Friday, July 23, 2004


The following biographical sketch was compiled at the time of induction into the Academy in 1995.
Elton Bryson Stephens, one of this nation's well-known business leaders and philanthropists, is a native of Clio in Barbour County, Alabama. He is the son of James Nelson Stephens and Clara Stucky Stephens.
Mr. Stephens received his grammar and high school education in the schools of Barbour County and received a Bachelor of Arts Degree from Birmingham-Southern College, a law degree from the University of Alabama in 1936 and completed the Advanced Management Program at Harvard University in 1960. Through the years, Elton Bryson Stephens has been a strong supporter of education at every level.
Mr. Stephens married Alys Varian Robinson (deceased) in 1935, and they have four children and thirteen grandchildren.
Elton Stephens has been outstanding in his success in the areas of information and business services. His successes in these businesses have had a national and international impact, in addition to bringing many benefits to his native state.
In addition to his keen interest in Birmingham-southern college, his alma mater, he has been the recipient of honorary degrees from The University of Alabama, Birmingham-Southern College and Faulkner University. His philanthropy has filled needs at these institutions of higher learning.
This remarkable man, with heavy demands on his time, somehow manages to express enthusiasm for the days he enjoyed the activities of his college fraternity and in his maturity accepts a place of national leadership when called upon to do so.
Throughout his life and career, Mr. Stephens has exemplified his value of family and civic duties. He firmly believes that those who give also receive.
Mr. Stephens' family continues to be foremost in his plans for the present and for the future. He is a firm believer in the unity of the family.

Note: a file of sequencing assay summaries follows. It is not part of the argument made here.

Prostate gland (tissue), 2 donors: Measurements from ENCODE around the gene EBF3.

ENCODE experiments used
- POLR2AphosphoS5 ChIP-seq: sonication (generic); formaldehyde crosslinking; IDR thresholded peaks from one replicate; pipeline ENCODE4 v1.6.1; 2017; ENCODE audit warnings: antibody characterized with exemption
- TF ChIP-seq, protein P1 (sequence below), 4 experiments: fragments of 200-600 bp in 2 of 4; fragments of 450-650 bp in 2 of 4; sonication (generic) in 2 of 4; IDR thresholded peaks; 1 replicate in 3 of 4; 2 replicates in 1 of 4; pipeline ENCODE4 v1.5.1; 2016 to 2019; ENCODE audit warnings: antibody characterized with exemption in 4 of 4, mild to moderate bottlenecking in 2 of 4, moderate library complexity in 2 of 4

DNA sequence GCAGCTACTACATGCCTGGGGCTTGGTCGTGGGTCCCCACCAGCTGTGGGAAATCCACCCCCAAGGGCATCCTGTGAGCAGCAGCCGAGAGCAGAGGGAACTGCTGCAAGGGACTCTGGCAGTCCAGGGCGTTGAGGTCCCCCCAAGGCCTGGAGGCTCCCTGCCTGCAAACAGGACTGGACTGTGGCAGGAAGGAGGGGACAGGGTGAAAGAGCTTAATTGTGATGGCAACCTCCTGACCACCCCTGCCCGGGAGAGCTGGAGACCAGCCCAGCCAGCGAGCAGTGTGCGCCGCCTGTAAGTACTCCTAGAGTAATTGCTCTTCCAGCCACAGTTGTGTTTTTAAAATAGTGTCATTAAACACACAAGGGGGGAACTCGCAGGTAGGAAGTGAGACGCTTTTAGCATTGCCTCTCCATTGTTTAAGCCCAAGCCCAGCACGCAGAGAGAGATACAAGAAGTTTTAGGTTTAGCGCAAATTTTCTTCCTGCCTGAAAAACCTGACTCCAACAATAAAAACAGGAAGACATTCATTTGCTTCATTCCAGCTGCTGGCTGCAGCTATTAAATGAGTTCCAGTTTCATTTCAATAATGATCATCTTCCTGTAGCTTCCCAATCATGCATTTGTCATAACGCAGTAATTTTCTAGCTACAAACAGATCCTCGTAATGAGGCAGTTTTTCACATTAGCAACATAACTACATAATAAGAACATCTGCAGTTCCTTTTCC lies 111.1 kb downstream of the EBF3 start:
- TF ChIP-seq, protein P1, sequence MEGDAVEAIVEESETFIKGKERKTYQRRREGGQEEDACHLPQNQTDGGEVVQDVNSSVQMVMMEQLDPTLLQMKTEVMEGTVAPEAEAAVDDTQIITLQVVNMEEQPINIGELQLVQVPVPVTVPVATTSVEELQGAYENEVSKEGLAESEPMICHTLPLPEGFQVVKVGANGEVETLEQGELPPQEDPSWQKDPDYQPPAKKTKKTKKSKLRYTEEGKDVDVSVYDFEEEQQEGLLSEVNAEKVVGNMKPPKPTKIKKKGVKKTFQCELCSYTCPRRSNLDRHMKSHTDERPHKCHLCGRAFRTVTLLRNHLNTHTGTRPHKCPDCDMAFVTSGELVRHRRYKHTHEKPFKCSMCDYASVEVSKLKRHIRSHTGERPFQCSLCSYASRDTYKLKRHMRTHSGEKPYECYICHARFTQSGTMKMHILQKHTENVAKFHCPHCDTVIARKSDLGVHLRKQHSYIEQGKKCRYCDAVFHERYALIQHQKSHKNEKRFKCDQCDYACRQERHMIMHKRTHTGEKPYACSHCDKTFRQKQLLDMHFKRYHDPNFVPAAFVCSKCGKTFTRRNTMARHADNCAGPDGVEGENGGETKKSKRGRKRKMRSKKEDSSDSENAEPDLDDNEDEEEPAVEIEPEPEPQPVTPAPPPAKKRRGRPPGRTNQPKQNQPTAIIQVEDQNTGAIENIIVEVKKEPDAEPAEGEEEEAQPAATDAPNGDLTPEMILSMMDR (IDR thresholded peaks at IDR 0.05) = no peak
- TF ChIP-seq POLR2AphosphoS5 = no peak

I started thinking about fake ID's from the Sixties this week. Up until 1977, the Alabama Driver's License was a little paper postcard mailed to you from Montgomery. You had to trim it yourself (Show it to a California or Massachusetts State Trooper and he would yell,"THIS is supposed to be an Alabama Driver's License!").
 Well when you were a minor, your license had pink stripes on it. In Alabama, the bouncers would know right off the bat if you'd altered your birthdate because of the pink stripes. In Panama City, it didn't matter at the Red Rooster or Old Dutch. They took ANY fake IDs.
I am also going to try to get some images of old Alabama car tags on the blog. I have a '52, a '53, some '58s, some '59s, some '61s, '62, '63, '64, '66, '67, '68, and '69 Alabama "Heart of Dixie" car tags. I would love to find some my old fake IDs.(I have some capacity to put stuff up on the Web so feel free to share any Sixties images with me and I'll try to put some of them up!) 

     I have also begun research on George Wallace's cronies. I am concentrating on Gerald Wallace, Seymour Trammell,Earl Goodwin, Houston Feaster,Earl Goodwin and Elton Stephens. Any JUICY TIDBITS about these individuals will be appreciated.


Wednesday, July 21, 2004


I've said it before: Aretha cannot sing a bad note. I don't care what song you give her; she'll sing her tush off. It's just a matter of the right time, the right place and the right song. Originally they wanted me to record her in Muscle Shoals, but I just didn't see recording her in mono only there. So Phil Eihle and I rented a 4-track for ten days or two weeks or something, and escorted it into Muscle Shoals like luggage. Showed up in Rick Hall's studio and said, "Rick, we've got to connect this machine to your console for the Atlantic recordings." He says, "You're going to lose my sound!" He's got nail-polish marks on all the faders: Here's the bass; here's the drum; here's the piano.

What kind of console did they have?

I don't know. It was a radio console. It was in exquisite condition, I must say, and there was a man who was doing the servicing who was an old radio engineer/transmitter service technician who worked between Muscle Shoals and Memphis. He knew what he was doing.